Friday, May 03, 2024

More than 380,000 Missourians sign initiative petition to put abortion on the ballot

By Anna Spoerre

A campaign to enshrine abortion rights in Missouri’s constitution said Friday that it collected more than 380,000 signatures in just three months, more than twice the likely total needed to qualify for this year’s statewide ballot.

(Photo- Attendees cheer during a Missourians for Constitutional Freedom rally after the campaign turned in more than 380,000 signatures for its initiative petition to enshrine abortion rights in Missouri’s constitution Friday morning -Annelise Hanshaw/Missouri Independent).

The coalition, called Missourians for Constitutional Freedom, is hoping to put on the November ballot a measure that would legalize abortion up to the point of fetal viability. Since June 2022, nearly every abortion has been illegal in the state with the exception of medical emergencies.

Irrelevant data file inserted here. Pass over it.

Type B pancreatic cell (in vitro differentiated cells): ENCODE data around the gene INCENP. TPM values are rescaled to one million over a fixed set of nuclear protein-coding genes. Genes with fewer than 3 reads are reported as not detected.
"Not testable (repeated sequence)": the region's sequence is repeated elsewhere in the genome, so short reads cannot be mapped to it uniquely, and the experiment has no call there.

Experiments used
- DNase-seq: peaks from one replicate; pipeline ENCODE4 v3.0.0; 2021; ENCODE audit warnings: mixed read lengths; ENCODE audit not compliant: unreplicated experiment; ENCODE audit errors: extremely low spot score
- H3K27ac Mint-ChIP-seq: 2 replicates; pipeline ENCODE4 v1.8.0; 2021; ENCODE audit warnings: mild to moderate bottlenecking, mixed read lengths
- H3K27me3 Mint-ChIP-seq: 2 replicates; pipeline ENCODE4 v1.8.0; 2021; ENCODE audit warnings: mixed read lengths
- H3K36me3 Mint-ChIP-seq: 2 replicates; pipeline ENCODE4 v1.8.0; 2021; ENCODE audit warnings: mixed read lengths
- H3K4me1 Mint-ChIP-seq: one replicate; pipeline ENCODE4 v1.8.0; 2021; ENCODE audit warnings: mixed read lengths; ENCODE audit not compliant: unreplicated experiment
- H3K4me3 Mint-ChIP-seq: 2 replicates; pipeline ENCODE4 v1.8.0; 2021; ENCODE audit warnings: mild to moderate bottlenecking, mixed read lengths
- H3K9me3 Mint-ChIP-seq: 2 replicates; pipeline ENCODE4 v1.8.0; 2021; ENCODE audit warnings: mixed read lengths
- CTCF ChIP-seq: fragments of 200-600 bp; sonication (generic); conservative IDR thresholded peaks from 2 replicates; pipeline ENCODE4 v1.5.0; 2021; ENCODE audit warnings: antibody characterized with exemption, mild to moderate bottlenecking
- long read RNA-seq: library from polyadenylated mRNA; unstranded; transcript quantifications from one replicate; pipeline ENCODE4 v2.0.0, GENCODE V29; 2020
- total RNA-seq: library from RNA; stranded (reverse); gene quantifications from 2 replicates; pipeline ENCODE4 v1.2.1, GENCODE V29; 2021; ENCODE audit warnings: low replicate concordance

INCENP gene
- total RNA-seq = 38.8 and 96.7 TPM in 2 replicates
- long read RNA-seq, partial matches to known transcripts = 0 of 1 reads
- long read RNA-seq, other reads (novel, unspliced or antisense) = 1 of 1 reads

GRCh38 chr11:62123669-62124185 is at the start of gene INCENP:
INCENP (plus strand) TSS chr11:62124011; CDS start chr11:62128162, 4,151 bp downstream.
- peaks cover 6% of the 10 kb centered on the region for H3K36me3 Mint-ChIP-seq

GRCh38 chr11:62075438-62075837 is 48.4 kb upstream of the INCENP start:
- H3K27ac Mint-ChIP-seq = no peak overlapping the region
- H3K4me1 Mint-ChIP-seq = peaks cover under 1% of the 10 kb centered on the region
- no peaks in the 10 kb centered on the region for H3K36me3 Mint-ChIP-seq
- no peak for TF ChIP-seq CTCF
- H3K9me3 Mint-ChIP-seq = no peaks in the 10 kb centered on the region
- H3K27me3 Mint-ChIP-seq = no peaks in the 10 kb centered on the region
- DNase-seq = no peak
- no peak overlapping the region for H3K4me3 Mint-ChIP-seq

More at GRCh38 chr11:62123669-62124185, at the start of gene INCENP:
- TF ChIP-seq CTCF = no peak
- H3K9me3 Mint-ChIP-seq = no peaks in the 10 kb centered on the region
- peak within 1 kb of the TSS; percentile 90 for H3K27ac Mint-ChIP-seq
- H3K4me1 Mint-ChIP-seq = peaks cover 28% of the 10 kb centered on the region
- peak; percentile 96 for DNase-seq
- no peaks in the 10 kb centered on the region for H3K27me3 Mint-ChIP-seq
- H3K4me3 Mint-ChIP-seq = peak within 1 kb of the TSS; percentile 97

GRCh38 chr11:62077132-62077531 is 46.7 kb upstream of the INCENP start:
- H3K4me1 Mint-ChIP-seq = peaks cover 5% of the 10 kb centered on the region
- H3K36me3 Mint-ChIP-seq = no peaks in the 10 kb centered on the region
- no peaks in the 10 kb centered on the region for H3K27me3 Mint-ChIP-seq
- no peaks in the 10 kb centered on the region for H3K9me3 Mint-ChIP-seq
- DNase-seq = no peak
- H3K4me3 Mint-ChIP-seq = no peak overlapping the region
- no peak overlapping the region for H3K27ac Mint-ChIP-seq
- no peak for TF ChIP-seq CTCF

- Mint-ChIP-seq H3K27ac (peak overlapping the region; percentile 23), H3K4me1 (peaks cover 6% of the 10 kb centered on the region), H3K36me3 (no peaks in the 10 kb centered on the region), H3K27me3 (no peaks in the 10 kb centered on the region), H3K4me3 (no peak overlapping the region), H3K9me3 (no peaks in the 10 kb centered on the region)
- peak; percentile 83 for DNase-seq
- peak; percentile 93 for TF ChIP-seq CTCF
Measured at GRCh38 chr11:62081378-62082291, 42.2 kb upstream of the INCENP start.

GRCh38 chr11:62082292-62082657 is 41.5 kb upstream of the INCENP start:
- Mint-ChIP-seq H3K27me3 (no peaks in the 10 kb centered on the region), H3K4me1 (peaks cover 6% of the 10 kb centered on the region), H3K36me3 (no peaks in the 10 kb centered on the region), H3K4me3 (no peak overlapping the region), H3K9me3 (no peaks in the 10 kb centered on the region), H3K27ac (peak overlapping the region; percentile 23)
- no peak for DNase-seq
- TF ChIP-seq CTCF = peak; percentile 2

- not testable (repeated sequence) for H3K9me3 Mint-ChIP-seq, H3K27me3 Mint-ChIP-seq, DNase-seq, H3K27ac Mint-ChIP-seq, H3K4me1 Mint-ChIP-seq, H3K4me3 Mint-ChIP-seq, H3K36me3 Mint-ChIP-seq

In order to put a citizen-led constitutional amendment before voters, the campaign had to collect signatures from 8% of voters in six of Missouri’s eight congressional districts. That total equates to more than 171,000 signatures.

The campaign on Friday morning announced they officially turned in 380,159 signatures to the Missouri Secretary of State’s office. A breakdown of how many signatures came from each district, which will ultimately determine if they met the threshold needed to qualify, was not provided. But the coalition said they collected signatures from each of Missouri’s counties and congressional districts.